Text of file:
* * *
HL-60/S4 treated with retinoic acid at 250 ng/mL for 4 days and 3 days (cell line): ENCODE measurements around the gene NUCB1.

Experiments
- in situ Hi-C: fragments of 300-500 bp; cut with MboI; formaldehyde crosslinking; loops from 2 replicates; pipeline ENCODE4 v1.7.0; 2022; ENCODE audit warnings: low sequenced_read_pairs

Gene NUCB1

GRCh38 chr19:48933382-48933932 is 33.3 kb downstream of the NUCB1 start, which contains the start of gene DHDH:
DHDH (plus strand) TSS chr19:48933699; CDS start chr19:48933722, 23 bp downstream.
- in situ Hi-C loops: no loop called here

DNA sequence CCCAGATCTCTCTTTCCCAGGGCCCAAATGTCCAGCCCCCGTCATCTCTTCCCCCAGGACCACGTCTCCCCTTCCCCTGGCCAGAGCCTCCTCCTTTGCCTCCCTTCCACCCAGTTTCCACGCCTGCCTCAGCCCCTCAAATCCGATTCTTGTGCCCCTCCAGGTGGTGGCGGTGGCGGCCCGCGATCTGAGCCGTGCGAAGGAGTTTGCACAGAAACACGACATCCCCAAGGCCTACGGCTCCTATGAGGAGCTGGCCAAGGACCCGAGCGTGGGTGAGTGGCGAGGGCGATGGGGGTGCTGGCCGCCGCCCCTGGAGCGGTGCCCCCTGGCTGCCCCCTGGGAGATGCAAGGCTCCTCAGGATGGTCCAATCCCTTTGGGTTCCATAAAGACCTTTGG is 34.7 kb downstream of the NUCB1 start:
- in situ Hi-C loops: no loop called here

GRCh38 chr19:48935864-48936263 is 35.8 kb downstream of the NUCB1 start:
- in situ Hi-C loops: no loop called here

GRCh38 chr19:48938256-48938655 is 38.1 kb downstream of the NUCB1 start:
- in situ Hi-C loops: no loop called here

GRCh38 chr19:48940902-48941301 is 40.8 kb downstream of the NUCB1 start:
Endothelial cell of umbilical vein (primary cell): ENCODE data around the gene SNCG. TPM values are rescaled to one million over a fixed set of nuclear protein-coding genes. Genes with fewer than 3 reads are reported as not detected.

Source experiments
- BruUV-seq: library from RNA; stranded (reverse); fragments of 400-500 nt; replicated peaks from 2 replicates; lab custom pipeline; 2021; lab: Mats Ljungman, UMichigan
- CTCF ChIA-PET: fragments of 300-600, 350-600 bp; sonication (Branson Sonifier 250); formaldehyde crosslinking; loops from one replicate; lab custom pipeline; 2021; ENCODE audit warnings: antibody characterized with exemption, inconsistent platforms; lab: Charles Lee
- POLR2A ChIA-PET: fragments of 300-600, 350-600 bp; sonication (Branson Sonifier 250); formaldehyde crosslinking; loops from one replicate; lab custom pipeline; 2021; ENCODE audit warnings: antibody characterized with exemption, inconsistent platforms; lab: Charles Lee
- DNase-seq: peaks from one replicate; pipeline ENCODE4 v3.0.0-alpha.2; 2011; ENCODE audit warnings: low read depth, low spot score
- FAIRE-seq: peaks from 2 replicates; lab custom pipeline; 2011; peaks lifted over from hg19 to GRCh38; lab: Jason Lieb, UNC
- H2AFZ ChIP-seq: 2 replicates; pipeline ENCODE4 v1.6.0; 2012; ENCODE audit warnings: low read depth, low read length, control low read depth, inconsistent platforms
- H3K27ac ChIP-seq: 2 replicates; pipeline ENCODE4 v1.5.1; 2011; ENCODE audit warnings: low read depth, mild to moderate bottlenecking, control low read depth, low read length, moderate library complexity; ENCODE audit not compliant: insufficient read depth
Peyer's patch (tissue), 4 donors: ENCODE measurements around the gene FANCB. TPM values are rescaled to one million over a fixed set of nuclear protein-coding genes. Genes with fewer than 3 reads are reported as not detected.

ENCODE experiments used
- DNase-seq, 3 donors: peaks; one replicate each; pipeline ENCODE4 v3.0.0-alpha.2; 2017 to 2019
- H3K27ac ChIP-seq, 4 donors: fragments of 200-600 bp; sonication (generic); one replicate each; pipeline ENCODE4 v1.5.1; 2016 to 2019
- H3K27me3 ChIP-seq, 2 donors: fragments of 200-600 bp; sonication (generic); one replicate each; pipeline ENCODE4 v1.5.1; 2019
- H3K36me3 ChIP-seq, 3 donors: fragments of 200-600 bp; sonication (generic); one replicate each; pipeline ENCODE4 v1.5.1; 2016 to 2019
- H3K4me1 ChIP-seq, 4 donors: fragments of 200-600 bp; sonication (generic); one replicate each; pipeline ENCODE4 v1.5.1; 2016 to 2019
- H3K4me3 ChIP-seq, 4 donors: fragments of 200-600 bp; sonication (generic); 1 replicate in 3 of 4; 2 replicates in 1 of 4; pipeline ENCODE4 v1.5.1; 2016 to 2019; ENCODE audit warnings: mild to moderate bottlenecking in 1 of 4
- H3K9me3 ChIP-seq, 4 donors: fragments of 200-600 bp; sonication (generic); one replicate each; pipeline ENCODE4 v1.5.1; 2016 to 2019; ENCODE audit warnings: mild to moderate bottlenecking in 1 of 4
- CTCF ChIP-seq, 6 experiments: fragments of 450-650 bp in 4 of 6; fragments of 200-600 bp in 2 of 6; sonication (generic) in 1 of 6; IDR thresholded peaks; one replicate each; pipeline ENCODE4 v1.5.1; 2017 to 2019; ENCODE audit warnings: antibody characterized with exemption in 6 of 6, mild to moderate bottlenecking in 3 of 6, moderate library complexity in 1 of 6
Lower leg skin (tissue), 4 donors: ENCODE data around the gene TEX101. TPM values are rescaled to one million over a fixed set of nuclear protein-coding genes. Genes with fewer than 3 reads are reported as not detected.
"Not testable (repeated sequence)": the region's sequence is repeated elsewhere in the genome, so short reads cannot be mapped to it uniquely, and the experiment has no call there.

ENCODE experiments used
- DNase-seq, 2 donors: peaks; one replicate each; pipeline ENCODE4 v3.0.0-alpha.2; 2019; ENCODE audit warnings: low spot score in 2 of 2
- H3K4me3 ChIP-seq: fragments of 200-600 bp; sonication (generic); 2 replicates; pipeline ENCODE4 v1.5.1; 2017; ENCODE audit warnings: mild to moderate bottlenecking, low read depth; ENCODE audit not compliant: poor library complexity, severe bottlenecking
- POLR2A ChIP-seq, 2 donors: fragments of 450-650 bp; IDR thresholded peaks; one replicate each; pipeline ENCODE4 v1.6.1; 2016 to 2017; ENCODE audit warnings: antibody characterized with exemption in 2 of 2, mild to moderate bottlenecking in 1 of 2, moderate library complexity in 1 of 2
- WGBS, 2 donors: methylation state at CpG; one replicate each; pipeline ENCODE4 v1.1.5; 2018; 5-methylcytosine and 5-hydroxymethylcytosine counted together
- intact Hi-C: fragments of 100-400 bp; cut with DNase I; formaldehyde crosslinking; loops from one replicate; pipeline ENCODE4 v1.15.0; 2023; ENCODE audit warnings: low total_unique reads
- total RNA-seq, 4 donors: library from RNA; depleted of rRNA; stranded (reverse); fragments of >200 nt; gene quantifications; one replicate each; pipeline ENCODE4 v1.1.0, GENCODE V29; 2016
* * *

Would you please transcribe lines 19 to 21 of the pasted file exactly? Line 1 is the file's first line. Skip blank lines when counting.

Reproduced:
- POLR2A ChIA-PET: fragments of 300-600, 350-600 bp; sonication (Branson Sonifier 250); formaldehyde crosslinking; loops from one replicate; lab custom pipeline; 2021; ENCODE audit warnings: antibody characterized with exemption, inconsistent platforms; lab: Charles Lee
- DNase-seq: peaks from one replicate; pipeline ENCODE4 v3.0.0-alpha.2; 2011; ENCODE audit warnings: low read depth, low spot score
- FAIRE-seq: peaks from 2 replicates; lab custom pipeline; 2011; peaks lifted over from hg19 to GRCh38; lab: Jason Lieb, UNC